The scopes of work involved in the construction industry present potential hazards that can result in various types of accidents—employee injuries, subcontractor and supplier injuries, heavy equipment and machinery incidents, property damage and bodily injury to third parties. When an accident occurs, everyone wants to know “what happened.” This is often fairly clear cut. However, “why it happened” can be much more challenging to answer. The concept of root cause investigations is about getting to the underlying reasons of why an accident occurred.
I recently conducted an accident investigation workshop for a group of contractor safety management personnel. We reviewed details about an accident involving an employee whose hand was seriously injured in a lightweight portable concrete mixer. “What happened” was clear: the employee reached into a running mixer in order to remove chunks of materials that had dried and accumulated. “Why it happened” was a different story and one that takes a lot of time and effort to fully investigate and understand.
In the case of any serious accident, there is often a chain of events, or “error chain,” that led to the incident. Every link in the error chain needs to be carefully investigated in order to accomplish what would be considered a thorough root cause analysis. Until an investigation identifies the root causes of an accident, you cannot get to the critical point of why you are even conducting the investigation—to prevent the accident from happening again.
One of the most important reasons to conduct a detailed root cause analysis is to identify all factors that may have contributed to the accident and determine solutions and actions to prevent recurrence. If all the contributing factors are not identified and action plans are not implemented to address each factor, the likelihood of the same or a similar incident occurring still exists.
Another important reason for detailed root cause investigations is the possibility of “subrogation” actions against other entities or parties that could have contributed to the event. The term “subrogation” refers to the act of one person or party standing in the place of another. Subrogation issues often surface when an employee has been injured and someone other than the person or party at fault pays for all or some of the damages resulting from the injury.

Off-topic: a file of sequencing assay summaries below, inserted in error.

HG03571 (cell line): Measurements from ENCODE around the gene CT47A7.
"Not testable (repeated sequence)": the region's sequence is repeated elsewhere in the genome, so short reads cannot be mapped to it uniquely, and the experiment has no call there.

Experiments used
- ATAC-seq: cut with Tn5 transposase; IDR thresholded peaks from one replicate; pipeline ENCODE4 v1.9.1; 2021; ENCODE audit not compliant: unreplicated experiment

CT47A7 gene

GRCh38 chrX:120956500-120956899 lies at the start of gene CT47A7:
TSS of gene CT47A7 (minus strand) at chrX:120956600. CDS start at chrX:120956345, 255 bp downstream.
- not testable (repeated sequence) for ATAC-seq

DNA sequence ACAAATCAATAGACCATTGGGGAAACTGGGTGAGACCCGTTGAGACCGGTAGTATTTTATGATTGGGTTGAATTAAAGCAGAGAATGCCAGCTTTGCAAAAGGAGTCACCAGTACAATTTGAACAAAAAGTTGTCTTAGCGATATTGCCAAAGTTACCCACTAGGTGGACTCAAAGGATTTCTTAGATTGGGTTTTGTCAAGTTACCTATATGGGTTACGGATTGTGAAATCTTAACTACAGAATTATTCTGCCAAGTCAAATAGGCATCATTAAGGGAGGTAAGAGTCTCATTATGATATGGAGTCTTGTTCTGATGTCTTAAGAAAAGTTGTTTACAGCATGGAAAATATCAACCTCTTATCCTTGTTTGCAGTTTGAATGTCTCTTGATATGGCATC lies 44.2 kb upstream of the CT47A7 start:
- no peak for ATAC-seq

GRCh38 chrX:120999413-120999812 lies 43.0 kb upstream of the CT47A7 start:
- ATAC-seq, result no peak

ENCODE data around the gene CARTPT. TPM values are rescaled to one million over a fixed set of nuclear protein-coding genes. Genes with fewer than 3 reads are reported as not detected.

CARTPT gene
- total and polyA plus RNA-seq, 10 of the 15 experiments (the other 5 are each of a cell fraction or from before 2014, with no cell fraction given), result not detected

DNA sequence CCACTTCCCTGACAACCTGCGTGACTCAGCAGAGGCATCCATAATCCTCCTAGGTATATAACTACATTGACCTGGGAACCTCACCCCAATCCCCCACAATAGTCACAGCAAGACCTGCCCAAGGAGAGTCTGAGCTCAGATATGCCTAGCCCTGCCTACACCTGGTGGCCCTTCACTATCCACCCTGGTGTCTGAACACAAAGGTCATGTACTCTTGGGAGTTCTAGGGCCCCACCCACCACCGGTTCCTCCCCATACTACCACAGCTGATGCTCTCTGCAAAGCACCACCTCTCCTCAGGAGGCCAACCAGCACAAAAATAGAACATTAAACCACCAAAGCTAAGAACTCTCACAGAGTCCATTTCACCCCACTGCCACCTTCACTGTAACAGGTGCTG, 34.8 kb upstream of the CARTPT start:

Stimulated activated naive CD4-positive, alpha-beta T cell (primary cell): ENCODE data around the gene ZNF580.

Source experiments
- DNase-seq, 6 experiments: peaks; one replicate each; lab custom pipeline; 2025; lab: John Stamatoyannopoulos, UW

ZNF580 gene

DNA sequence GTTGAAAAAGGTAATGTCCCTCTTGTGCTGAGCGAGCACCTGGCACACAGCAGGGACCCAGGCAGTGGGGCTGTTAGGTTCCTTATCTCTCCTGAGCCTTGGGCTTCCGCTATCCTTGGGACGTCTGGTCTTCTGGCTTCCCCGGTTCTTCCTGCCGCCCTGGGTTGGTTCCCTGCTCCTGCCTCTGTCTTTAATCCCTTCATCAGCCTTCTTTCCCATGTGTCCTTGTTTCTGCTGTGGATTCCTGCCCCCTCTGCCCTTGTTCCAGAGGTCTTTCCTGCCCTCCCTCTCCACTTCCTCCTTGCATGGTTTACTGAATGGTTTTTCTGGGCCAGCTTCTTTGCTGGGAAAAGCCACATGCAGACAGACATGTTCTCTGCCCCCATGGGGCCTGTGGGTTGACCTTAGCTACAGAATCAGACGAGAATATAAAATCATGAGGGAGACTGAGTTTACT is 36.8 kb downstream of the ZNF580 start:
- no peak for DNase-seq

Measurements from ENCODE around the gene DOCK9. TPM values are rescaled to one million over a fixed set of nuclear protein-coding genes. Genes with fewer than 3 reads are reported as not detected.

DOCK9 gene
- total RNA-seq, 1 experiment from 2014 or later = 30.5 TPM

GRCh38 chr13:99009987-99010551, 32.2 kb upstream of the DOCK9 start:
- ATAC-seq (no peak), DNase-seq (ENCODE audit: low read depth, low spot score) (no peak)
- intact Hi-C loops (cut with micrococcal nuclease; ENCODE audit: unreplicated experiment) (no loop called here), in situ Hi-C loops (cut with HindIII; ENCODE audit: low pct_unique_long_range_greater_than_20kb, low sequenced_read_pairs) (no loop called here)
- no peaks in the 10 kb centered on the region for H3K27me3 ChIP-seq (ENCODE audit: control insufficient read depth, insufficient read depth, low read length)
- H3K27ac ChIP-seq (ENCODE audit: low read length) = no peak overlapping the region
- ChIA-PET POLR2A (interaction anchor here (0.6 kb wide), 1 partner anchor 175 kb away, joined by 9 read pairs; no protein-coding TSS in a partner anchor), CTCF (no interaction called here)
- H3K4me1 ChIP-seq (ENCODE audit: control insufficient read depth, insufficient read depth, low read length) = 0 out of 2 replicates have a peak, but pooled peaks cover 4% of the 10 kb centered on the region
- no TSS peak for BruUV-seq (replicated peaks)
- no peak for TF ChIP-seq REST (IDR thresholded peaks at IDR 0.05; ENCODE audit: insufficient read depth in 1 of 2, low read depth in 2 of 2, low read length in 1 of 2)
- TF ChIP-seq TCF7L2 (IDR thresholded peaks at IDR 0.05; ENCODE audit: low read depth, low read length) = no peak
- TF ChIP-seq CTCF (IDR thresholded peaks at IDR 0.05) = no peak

A subrogation claim permits the innocent paying party, often a self-insured employer or an insurer, to stand in the place of the injured person. The employer and insurer work together to address the immediate needs of the injured employee, acting on behalf of the injured. Ultimately, the reason an employer or insurer would then be interested in the root cause of an accident is to determine whether a third party is responsible for paying for all or some of the damages resulting from the injury. If other parties are found to have contributed to the accident, a subrogation action against that third party may occur, along with possible recovery of all or part of the dollars paid to care for the injured employee.
A Case Study
Using the concrete mixer accident as an illustration of subrogation potential, we see that an employee was seriously injured in the course and scope of employment, and therefore a workers’ compensation claim was set up to handle the medical bills, expenses and possible indemnity (percentage of lost wages) that the employee incurred while off work.
The workers’ compensation claim is immediately set up regardless of the results of the root cause analysis, as a means to ensure that the injured employee is properly cared for. At this point in the claim process, the focus is not on whose fault the accident was or who else could have contributed to the accident but rather the employee’s medical care, expenses and potential lost wages, which comprise the total claim dollars associated with the accident.
Once these immediate needs are taken care of, the focus of the claim investigation often turns to understanding the details of the accident and the results of the investigation. The internal accident investigation conducted by the employer involved in the mixer accident identified the following issues as potential causes of the accident, all of which were legitimate and involved corrective actions that could be implemented immediately: